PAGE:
Genetically Engineering Algae to Kill Cancer Cells
News Nov 12, 2015
The team of Professor Nico Voelcker at the University of South Australia and collaborators in Dresden, Germany, have genetically engineered diatom algae to become therapeutic nanoporous particles, which, when loaded with chemotherapeutic drugs can be used to destroy cancer cells in the human body, without harming healthy cells.
Details of this research: "Targeted drug delivery using genetically engineered diatom biosilica” are being published this week and Professor Voelcker explains the potential benefits of this method to combat cancer.
“By genetically engineering diatom algae - tiny, unicellular, photosynthesizing algae with a skeleton made of nanoporous silica, we are able to produce an antibody-binding protein on the surface of their shells,” Prof Voelcker says.
“Anti-cancer chemotherapeutic drugs are often toxic to normal tissues. To minimise the off-target toxicity, the drugs can be hidden inside the antibody-coated nanoparticles.
“The antibody binds only to molecules found on cancer cells, thus delivering the toxic drug specifically to the target cells.”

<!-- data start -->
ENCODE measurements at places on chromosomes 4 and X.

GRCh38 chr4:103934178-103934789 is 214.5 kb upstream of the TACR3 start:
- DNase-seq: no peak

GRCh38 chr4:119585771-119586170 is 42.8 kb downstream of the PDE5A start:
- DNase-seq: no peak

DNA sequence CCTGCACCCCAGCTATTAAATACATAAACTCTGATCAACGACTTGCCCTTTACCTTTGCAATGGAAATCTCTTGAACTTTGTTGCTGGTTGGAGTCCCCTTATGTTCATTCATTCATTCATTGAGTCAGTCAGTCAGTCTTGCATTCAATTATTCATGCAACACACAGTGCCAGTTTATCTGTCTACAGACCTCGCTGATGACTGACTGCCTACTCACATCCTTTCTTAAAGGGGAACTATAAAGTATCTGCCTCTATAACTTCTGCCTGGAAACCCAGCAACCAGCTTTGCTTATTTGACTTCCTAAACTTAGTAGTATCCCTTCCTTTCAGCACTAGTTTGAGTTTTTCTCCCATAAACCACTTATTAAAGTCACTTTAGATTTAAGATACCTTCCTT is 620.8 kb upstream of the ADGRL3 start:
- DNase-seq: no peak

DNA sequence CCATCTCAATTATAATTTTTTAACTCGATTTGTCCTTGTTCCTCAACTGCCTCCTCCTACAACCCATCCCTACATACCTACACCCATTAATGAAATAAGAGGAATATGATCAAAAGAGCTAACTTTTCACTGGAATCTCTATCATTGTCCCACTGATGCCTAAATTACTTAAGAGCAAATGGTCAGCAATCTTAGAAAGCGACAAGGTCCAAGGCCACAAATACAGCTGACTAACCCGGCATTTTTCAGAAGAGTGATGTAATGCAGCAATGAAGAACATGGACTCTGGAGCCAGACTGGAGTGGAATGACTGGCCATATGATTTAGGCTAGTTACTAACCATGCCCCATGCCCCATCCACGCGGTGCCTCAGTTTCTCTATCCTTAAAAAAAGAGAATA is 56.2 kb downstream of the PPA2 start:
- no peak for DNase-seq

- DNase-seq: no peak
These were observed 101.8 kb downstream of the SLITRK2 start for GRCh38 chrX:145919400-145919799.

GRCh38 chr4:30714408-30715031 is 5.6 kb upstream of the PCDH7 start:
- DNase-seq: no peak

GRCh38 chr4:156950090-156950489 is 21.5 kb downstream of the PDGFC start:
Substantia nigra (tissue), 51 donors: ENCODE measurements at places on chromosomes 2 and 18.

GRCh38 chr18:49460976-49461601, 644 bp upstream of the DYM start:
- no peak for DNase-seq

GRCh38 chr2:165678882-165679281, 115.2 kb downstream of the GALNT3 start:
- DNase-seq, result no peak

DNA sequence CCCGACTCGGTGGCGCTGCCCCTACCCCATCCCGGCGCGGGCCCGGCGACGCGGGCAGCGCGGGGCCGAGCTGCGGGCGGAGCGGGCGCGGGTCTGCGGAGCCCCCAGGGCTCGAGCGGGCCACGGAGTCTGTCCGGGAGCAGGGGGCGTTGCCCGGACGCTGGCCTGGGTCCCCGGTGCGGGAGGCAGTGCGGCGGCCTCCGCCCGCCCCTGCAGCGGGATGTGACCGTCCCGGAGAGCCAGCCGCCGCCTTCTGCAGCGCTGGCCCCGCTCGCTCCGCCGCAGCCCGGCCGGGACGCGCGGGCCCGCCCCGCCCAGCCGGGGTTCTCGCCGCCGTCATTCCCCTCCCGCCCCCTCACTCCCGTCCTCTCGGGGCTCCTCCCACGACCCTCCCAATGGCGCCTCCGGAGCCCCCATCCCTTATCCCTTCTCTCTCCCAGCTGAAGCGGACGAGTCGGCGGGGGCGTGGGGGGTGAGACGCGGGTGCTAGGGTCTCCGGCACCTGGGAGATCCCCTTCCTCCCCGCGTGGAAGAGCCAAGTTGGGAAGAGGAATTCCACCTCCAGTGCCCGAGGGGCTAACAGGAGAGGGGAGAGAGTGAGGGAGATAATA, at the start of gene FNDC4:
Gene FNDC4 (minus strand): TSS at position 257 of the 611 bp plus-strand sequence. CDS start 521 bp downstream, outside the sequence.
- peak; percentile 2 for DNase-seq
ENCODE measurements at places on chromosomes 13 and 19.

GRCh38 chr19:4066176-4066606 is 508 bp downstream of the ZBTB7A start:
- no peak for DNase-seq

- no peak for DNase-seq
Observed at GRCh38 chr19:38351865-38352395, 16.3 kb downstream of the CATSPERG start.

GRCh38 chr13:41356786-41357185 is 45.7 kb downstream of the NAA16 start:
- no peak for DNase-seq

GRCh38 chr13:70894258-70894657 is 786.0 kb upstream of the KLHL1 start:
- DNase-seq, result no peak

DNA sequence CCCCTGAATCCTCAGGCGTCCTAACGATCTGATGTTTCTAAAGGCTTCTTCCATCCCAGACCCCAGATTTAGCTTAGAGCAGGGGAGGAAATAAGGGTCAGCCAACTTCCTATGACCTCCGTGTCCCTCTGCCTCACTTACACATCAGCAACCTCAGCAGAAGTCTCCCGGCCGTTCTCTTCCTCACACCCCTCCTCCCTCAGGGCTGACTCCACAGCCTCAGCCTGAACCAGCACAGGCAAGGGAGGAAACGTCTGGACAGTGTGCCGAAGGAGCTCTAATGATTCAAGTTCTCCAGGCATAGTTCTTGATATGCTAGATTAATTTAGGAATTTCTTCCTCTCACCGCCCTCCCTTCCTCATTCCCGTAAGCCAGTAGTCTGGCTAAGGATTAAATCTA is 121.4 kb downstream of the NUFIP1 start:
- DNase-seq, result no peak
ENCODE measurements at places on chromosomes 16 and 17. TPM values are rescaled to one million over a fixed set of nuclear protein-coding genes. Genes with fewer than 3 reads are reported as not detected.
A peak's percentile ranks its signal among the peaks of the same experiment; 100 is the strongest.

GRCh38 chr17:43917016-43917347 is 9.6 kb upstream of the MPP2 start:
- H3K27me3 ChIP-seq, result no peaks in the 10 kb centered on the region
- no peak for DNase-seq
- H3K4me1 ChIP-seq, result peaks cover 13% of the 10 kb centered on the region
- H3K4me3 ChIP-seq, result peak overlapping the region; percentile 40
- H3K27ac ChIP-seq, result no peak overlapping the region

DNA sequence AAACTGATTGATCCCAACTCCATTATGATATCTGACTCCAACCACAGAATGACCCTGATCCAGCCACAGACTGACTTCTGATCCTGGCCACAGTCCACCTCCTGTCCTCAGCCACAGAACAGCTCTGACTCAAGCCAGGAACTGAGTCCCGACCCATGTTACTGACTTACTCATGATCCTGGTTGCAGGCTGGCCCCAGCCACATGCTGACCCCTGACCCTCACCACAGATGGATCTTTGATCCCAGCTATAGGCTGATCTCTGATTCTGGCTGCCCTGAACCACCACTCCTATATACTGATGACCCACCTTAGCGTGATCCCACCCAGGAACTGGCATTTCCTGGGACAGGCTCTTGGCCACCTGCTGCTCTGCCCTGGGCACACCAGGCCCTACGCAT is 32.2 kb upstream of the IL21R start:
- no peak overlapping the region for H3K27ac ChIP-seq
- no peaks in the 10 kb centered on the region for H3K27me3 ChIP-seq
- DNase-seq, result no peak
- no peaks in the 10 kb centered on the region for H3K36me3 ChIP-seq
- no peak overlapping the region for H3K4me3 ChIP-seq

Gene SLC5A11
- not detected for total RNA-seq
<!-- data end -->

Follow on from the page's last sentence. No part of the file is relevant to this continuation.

As the Strand Leader in Biomaterials Engineering & Nanomedicine at the University of South Australia’s Future Industries Institute, Professor Voelcker highlights how this type of research could influence future health care:
“Although it is still early days, this novel drug delivery system based on a biotechnologically tailored, renewable material holds a lot of potential for the therapy of solid tumours including currently untreatable brain tumours.”
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Doctors, nurses and healthcare professionals could soon be wearing uniforms brushed with tiny copper nanoparticles to reduce the spread of bacterial infections and viruses, such as Escherichia coli (E. coli), at hospitals. Material scientists have created a ‘durable and washable, concrete-like’ composite material made from antibacterial copper nanoparticles. They have also developed a way of binding the composite to wearable materials such as cotton and polyester, which has proved a stumbling block for scientists in the past.READ MORE